Reaching Menopause May Mean Statins Are No Longer Enough

2 min read

April 4, 2024 – Older women who have reached menopause may get plaque buildup in their arteries faster than men of the same age. 

That's the finding of a new study that could affect how women manage cholesterol and how they're screened for heart problems once they reach menopause. Ultimately, the study suggests that taking a common type of cholesterol medication called a statin may not be enough to protect post-menopausal women from serious heart problems.

The faster rate of plaque buildup is likely related to the post-menopausal decline of the hormone estrogen, the study’s lead researcher said.

“After menopause, women have much less estrogen and shift to a more testosterone-heavy profile,” researcher Ella Ishaaya, MD, an internal medicine doctor at Harbor-UCLA Medical Center in Torrance, CA, said in a statement. “This affects the way your body stores fat, where it stores fat, and the way it processes fat; it even affects the way your blood clots. And all of those [changes] increase your risk for developing heart disease.”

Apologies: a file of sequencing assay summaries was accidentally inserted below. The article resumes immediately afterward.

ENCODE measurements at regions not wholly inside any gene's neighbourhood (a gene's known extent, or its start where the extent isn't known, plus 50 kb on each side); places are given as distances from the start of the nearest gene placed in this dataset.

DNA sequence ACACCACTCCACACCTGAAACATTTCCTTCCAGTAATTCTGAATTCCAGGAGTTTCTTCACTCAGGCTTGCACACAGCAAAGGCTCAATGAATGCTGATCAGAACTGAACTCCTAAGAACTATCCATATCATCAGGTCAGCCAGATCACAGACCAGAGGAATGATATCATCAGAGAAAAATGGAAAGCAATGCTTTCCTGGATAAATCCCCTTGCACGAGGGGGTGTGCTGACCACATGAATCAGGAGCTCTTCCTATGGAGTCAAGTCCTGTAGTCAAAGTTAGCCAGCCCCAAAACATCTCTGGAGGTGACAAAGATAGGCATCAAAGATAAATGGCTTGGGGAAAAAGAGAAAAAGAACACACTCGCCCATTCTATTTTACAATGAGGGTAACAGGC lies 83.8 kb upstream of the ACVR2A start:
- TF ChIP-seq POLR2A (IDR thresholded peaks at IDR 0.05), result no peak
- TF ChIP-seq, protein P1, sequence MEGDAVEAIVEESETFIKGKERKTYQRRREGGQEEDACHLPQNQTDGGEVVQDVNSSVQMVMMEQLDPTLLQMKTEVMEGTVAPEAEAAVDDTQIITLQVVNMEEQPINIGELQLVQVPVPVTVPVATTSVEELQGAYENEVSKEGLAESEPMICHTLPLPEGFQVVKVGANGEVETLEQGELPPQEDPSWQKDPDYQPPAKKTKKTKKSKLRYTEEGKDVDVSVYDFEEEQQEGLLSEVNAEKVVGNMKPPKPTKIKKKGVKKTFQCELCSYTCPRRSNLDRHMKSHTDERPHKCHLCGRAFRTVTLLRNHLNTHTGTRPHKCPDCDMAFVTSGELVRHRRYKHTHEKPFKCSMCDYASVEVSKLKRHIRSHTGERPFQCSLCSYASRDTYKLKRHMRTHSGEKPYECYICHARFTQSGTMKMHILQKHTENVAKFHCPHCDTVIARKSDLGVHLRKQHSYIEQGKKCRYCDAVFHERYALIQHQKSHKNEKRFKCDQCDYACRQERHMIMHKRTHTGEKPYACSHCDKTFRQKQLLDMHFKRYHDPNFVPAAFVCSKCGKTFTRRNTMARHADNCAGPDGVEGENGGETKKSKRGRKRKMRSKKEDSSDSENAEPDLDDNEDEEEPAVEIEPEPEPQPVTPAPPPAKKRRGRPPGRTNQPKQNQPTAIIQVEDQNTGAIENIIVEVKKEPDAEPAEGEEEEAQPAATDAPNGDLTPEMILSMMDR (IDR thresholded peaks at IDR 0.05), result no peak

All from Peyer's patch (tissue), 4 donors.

Specifically, the study showed that post-menopausal women who used statins saw their scores on a test that gauges heart disease risk increase at twice the rate of men of the same age who were also taking statins. The test, known as a coronary artery calcium (CAC) screening, detects the buildup of plaque, which is a combination of fat, calcium, and other substances. The men and women did not have heart disease at the start of the study, and all took the CAC test twice, with a 1-year span between the tests.

In a summary of the research for those attending a conference of the American College of Cardiology in Atlanta, the researchers wrote that they sought to examine the topic because past research has shown that men typically have steeper increases to their CAC scores over time, but it was unclear specifically how scores differed when women’s bodies had changed after the reproductive phase of life.

Heart disease is the leading cause of death among women in the U.S., and in 2021 was linked to 1 in every 5 deaths among women. 

“Women are underscreened and undertreated, especially post-menopausal women, who have a barrage of new risk factors that many are not aware of. This study raises awareness of what those risk factors are and opens the door to indicating the importance of increased screening for coronary artery calcium (CAC),” Ishaaya said.

The findings are being presented at the cardiology conference this weekend in Atlanta.